Dystopian Death Burger

Death Burger, aka Josan Gonzalez, creates colourful, over-the-top representations of a future society collapsing, dystopian themes and imagery that could be lifted straight from a William Gibson Novel.

William Gibson predicted the internet in his novels. He pretty much invented the cyberpunk genre with his highly dystopian science fiction. I am a fan of his books, they paint such a vivid picture of an alternate present or a darkly familiar near-future. 

Gonzalez attempts to do the same with his artwork, using familiar tropes like VR, social media, substance abuse and gang warfare then ramping it up to the extreme.

Violence and colour are recurrent and his character design and use of colour are reminiscent of Moebius, particularly Jean Giraud's work in those comic books. 

Mind blowing attention to detail and an incredible ability to tell a rich story in a single image has lead Josan Gonzalez to stand out. His Instagram is one of my favourite art accounts to follow as he regularly posts works in progress #wip giving you a chance to analyse his process. 

Gonzalez has just released his latest collection of drawings in the form of a new book called "The Future 2". I pre-ordered it at the back end of 2016 along with "The Future 1" and can't wait to receive it! 

I'll be sure to post up a little review when they arrive.

Visit Robotcity16 to buy some books

Raymond Lemstra - Japanese inspired art

I first stumbled across Raymond Lemstra's work 2 or 3 years ago on instagram. I don't exactly remember how I was introduced to his work, whether it was via NoBrow press's feed or if it was just a suggestion while browsing but whatever it was it stood out.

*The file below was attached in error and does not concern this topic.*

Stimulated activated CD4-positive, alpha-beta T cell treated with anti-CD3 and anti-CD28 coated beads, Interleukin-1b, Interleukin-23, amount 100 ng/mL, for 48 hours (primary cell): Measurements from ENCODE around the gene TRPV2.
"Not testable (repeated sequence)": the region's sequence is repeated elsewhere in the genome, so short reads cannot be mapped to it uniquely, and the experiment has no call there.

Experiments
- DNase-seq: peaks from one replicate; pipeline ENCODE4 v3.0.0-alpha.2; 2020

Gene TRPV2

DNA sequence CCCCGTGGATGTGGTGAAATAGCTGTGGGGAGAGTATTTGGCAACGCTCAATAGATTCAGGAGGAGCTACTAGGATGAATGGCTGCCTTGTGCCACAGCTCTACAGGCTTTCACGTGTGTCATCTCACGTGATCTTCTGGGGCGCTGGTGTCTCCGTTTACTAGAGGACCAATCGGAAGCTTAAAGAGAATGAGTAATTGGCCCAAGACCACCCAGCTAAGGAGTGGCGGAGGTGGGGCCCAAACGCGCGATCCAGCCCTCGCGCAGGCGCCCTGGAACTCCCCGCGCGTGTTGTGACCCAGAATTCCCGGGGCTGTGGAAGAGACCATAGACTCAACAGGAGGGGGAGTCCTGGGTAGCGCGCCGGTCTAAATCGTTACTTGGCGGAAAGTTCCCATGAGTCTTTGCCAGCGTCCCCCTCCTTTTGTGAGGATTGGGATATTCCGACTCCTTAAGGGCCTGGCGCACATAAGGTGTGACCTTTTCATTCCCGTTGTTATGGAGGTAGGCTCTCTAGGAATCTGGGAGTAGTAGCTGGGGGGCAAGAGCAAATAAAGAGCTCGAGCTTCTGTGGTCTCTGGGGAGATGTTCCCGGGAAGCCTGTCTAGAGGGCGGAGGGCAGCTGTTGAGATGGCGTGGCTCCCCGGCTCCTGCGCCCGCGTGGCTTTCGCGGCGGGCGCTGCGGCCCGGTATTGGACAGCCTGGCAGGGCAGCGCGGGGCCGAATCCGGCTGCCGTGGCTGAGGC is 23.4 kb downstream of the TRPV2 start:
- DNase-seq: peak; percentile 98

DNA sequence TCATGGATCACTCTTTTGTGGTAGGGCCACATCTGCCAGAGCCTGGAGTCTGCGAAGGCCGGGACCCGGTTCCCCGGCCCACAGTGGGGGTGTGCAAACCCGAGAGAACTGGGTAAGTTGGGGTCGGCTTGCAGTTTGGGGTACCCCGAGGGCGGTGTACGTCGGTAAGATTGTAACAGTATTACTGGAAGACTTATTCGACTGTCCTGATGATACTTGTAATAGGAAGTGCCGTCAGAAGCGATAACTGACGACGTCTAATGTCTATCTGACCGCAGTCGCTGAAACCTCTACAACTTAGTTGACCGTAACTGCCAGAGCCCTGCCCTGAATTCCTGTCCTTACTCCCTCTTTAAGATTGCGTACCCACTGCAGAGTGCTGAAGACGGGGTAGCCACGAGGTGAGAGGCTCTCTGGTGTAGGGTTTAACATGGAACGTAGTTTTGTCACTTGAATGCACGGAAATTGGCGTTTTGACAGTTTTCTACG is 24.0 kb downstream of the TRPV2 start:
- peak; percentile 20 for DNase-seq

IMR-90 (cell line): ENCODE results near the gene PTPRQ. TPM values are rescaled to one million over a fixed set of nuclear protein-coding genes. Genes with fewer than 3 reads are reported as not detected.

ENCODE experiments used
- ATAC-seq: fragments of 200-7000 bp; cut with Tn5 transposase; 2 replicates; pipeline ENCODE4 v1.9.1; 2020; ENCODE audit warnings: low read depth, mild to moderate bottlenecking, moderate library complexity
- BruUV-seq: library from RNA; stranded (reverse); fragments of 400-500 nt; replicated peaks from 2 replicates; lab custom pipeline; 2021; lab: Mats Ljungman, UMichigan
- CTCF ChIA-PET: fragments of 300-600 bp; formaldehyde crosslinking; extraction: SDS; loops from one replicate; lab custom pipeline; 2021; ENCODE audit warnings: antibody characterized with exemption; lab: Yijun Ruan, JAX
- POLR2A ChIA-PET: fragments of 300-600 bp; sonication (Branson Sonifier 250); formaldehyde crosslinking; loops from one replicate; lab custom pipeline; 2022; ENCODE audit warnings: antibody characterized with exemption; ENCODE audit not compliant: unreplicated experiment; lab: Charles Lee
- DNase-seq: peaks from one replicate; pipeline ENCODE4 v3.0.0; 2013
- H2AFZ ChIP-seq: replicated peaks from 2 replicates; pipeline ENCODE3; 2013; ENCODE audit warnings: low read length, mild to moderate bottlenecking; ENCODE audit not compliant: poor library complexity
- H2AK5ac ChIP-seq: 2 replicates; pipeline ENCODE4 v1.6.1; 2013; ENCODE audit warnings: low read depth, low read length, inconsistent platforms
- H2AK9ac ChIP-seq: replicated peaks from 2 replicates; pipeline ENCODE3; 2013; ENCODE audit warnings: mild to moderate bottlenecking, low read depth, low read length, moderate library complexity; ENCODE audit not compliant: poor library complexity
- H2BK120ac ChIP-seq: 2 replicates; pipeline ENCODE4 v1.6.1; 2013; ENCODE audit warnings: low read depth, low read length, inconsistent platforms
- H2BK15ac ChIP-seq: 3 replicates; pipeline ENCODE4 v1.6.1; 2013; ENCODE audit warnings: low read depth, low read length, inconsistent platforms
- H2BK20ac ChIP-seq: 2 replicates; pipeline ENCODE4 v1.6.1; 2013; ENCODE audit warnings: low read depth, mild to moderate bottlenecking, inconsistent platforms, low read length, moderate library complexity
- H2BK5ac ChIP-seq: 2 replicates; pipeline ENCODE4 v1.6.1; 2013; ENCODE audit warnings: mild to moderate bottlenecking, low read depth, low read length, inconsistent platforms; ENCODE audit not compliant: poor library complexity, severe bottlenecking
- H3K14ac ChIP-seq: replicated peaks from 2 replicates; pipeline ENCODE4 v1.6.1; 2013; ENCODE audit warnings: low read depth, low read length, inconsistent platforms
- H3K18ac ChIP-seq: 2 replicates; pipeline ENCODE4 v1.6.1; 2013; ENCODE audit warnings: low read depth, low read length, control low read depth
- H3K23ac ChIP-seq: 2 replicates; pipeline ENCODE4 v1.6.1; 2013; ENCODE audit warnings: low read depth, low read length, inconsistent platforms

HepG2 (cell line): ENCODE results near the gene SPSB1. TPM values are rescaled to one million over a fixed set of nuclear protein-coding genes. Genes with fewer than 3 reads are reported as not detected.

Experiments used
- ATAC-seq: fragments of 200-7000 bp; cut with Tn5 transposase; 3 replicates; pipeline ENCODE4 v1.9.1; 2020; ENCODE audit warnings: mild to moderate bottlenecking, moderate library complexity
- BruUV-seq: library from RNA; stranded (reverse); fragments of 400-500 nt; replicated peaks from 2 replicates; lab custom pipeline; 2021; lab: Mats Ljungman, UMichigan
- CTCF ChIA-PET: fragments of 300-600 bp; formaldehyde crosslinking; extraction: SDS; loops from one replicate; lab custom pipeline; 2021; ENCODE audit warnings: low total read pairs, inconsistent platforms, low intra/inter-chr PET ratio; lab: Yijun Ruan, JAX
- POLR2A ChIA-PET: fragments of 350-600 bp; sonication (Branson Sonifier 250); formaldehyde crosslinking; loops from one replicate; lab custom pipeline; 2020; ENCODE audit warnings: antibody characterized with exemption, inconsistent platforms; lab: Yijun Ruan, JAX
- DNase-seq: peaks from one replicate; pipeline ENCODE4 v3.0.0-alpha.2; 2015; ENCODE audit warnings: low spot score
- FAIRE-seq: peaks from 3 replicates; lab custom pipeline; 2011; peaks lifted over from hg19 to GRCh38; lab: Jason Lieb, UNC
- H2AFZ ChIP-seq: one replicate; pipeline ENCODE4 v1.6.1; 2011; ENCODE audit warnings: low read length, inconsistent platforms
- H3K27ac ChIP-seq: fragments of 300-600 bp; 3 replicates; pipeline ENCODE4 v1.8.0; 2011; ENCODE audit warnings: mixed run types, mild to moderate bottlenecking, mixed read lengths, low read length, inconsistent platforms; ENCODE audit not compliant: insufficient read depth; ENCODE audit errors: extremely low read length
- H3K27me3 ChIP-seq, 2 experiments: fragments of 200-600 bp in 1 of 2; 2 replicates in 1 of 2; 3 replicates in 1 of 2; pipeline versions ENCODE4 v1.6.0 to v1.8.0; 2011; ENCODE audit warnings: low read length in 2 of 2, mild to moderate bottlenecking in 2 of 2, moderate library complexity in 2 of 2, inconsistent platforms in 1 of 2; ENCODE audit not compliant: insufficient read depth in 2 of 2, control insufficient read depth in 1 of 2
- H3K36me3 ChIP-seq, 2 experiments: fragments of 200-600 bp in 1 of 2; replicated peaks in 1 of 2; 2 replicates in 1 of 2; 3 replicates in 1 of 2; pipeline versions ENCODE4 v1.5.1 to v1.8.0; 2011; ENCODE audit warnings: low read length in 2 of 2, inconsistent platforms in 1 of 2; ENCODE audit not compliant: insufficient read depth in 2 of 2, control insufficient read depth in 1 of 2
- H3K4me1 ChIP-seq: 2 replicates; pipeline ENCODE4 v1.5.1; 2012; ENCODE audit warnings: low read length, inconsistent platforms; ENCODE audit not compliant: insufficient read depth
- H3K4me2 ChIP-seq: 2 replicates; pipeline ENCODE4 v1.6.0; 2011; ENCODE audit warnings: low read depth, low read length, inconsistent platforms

A mixture of classical anime styling with a European twist, his work is mostly character based but he also plays with comical, surreal scenes. Japanese humour seeps into his pictures, in the shading, the abstract shapes and the facial expressions on show.

 

Check out some of his "Crumbs". These characters are created using balls of clay and other inanimate materials which he then sketches, paying particular attention to the intricacies caused by the play of the light on the various textures he moulds.

I would count Raymond as one of my biggest contemporary influences. I've read in interviews that he enjoys the monotony of creating such detailed pieces, something I relate to completely.

 

There's nothing better than letting loose on the page, painstakingly producing line after line, not quite knowing where the finish line is. It's about getting lost in the work, which you absolutely get not only drawing an intricate piece, but by looking at it. You get that in droves with Raymond Lemstra.

Visit his website here